U.S. oil prices closed slightly higher on Thursday, and posted their largest monthly gain in almost a year and also a quarterly rise, helped by a weak dollar and data showing a drawdown in crude stocks at the U.S. futures delivery hub.
But concerns that a proposed production freeze will barely make a difference to the global oil glut kept a lid on the market's upside, some traders and analysts said.
Crude futures also appeared to have overextended gains with a 50-percent rally since mid-February on the prospect of an agreement among the world's largest producers to keep oil output at January's levels, despite little improvement in fundamentals.
"Oversupply still persists due to resilient U.S. production, even if declining moderately; high OPEC output, led by Saudi Arabia and Iraq; and the gradual return of Iran starting Q1 2016," said Mike Wittner, global head of oil research at Societe Generale.
Brent crude futures rose 31 cents to $39.57 a barrel. June Brent, which will be front-month from Friday, was up 1.3 percent.
On a monthly basis, Brent's front-month was on track to a 10 percent gain for March — its best since April 2015 — and a 6 percent rise in the first quarter.
The front-month contract for U.S. crude futures closed 2 cents higher, at $38.34 a barrel, after dropping to $37.57, the lowest since March 16. It also posted a 13 percent gain in March and 3 percent for the quarter.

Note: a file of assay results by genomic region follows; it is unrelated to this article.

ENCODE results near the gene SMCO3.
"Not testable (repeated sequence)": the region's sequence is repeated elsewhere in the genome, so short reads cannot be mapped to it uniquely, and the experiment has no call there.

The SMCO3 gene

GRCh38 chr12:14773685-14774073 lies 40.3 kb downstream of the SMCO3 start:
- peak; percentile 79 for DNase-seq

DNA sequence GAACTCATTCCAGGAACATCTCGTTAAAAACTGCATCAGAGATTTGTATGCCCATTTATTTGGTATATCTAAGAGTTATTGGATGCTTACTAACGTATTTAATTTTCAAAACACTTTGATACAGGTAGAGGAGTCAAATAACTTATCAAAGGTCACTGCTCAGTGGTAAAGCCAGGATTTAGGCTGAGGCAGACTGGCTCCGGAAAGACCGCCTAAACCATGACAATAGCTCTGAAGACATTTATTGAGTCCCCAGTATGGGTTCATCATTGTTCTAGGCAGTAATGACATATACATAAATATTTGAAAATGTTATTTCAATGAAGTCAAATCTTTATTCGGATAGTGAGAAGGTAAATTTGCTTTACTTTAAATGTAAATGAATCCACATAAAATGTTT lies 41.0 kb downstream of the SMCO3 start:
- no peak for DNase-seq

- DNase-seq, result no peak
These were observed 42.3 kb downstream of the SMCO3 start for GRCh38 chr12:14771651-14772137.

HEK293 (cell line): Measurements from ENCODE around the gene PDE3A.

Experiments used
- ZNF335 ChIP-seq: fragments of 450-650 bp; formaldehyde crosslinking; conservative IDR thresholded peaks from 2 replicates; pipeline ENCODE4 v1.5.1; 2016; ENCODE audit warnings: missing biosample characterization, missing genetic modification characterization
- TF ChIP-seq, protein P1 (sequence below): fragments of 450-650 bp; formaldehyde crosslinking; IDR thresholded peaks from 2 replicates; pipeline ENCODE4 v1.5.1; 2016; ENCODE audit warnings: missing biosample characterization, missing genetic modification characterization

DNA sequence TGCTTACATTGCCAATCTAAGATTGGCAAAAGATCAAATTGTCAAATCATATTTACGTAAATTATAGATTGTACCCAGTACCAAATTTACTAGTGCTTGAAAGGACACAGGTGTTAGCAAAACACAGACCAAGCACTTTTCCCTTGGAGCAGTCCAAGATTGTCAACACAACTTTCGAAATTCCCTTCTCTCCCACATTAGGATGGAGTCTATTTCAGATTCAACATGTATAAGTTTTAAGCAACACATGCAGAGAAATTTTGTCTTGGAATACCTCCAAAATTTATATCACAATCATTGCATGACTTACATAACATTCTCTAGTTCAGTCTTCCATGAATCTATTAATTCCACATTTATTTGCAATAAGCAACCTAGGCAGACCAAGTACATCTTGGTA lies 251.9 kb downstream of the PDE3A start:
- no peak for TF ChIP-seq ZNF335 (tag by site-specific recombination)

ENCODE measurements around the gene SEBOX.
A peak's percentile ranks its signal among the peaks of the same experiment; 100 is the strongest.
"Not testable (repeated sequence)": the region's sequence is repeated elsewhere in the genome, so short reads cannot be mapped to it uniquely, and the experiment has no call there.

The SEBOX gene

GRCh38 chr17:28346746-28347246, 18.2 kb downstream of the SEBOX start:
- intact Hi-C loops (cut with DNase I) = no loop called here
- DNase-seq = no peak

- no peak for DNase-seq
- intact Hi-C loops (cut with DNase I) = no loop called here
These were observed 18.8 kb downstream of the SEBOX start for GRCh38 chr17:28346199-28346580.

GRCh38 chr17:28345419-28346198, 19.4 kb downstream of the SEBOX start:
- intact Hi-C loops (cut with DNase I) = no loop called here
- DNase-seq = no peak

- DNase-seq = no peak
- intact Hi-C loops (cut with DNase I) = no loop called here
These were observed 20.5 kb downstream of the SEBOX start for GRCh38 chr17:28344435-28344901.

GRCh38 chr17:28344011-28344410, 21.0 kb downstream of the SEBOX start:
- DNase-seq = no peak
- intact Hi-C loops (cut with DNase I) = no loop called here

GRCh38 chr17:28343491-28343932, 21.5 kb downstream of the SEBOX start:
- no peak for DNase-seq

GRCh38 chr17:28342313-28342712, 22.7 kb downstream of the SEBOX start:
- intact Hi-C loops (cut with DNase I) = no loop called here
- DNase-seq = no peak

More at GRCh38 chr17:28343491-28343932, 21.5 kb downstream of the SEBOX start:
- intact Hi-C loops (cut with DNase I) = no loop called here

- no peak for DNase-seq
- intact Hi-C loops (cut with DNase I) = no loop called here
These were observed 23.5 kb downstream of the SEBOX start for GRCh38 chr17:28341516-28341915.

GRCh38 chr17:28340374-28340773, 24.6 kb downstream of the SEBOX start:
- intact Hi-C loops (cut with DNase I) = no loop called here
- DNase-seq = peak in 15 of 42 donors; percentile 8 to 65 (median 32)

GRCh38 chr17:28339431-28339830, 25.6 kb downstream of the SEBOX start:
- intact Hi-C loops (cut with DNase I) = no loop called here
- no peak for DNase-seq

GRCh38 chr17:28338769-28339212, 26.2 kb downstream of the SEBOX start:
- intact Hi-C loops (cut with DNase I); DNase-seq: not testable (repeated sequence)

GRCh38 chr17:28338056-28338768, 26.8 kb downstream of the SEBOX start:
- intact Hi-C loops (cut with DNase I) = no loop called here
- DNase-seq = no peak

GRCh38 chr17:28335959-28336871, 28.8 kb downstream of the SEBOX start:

The dollar hit a mid-October low, making greenback-denominated oil more attractive to holders of the euro and other currencies.
Data from market intelligence firm Genscape showed a 807,496-barrel drawdown in stocks at the Cushing, Oklahoma delivery hub for U.S. crude futures in the week to March 29, traders said.
Inventories at Cushing have receded from record highs for two consecutive weeks, with U.S. government data on Wednesday showing a 272,000-barrel drawdown in the week ending March 25.
Total U.S. crude stocks, however, rose 2.3 million barrels last week to 534.8 million barrels, a record high for a seventh straight week.
OPEC crude output rose in March to 32.47 million barrels per day from 32.37 million bpd in February, a Reuters survey said.
In a separate Reuters poll, oil analysts raised their average price forecasts for 2016 for the first time in 10 months but cautioned the rally could fade near term.
Analysts also expect an April 17 meeting of major oil producers in Doha to discuss the output freeze to fall short of expectations.
"There is a clear risk of disappointment and for a temporary setback in prices ahead or immediately after the Doha meeting," Carsten Fritsch, commodities analyst at Commerzbank, told the Reuters Global Oil Forum.